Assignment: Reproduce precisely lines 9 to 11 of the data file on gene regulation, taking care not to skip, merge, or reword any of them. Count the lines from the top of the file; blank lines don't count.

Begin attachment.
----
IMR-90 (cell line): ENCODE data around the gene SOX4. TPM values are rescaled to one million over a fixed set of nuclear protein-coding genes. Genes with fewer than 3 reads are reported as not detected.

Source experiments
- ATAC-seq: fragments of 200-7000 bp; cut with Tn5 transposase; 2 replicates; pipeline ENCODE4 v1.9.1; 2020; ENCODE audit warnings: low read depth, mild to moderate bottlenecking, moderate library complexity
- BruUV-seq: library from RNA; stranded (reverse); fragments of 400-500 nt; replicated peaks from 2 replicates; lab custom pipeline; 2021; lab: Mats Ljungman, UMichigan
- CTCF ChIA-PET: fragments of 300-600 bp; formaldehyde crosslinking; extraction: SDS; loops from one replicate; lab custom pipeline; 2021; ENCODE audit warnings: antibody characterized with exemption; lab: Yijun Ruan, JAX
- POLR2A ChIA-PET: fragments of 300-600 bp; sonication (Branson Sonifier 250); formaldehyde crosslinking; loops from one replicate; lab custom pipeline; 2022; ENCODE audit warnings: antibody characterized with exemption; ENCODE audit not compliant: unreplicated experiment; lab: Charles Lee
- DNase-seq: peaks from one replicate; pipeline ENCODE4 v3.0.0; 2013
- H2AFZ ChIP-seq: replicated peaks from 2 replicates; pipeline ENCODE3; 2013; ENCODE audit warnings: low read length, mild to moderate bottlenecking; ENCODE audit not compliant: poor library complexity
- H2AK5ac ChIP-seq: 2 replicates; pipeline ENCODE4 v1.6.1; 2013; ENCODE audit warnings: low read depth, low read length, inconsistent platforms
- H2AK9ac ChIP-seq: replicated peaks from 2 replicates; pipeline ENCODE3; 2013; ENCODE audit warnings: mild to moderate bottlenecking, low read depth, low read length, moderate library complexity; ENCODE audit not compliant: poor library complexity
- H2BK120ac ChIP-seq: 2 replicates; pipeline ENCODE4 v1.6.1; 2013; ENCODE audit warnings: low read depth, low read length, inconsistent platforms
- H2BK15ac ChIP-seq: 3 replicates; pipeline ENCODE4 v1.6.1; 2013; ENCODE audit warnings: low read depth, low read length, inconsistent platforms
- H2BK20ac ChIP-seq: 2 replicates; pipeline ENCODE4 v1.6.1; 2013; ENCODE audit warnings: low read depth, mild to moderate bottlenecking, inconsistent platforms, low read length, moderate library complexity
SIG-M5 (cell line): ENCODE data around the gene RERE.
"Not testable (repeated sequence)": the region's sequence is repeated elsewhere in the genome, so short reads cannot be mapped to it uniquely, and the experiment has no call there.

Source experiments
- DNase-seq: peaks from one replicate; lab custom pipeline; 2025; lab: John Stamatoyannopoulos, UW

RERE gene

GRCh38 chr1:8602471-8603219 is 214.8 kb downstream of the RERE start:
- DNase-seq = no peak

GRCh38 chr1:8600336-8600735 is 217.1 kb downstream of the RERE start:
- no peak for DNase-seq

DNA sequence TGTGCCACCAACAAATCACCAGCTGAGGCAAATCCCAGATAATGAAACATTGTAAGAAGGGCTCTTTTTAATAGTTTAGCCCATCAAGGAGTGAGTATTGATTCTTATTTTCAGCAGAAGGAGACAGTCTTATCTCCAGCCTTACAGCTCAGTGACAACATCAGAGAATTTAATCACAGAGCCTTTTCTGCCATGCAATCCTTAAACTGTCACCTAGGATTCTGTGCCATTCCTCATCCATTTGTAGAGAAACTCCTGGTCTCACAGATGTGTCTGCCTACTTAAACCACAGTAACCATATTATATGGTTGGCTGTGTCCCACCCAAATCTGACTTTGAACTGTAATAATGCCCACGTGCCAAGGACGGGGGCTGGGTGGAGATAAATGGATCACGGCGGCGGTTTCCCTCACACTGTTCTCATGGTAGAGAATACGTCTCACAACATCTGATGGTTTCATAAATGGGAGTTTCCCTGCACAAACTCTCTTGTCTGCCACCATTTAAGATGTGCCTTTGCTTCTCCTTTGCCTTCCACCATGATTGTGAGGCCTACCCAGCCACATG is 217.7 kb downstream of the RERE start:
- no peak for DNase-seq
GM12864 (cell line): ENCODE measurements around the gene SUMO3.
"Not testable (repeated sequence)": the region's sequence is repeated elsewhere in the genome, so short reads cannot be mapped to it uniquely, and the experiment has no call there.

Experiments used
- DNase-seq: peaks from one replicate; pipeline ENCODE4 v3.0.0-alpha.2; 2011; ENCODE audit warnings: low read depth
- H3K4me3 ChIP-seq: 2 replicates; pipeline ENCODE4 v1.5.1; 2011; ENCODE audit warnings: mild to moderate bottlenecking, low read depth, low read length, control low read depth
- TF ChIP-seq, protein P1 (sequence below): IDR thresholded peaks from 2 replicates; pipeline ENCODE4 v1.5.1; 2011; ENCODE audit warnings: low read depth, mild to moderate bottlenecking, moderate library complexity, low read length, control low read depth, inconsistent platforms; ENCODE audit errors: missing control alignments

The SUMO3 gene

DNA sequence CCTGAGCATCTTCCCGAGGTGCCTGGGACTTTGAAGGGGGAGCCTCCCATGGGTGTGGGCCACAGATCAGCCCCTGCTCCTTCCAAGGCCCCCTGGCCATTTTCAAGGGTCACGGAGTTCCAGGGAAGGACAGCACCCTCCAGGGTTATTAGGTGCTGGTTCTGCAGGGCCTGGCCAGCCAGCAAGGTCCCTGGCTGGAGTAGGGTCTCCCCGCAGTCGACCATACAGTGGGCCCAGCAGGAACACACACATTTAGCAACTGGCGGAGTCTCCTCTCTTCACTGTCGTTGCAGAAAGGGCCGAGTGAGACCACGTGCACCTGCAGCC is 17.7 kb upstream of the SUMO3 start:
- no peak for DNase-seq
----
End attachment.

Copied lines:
- H2AK5ac ChIP-seq: 2 replicates; pipeline ENCODE4 v1.6.1; 2013; ENCODE audit warnings: low read depth, low read length, inconsistent platforms
- H2AK9ac ChIP-seq: replicated peaks from 2 replicates; pipeline ENCODE3; 2013; ENCODE audit warnings: mild to moderate bottlenecking, low read depth, low read length, moderate library complexity; ENCODE audit not compliant: poor library complexity
- H2BK120ac ChIP-seq: 2 replicates; pipeline ENCODE4 v1.6.1; 2013; ENCODE audit warnings: low read depth, low read length, inconsistent platforms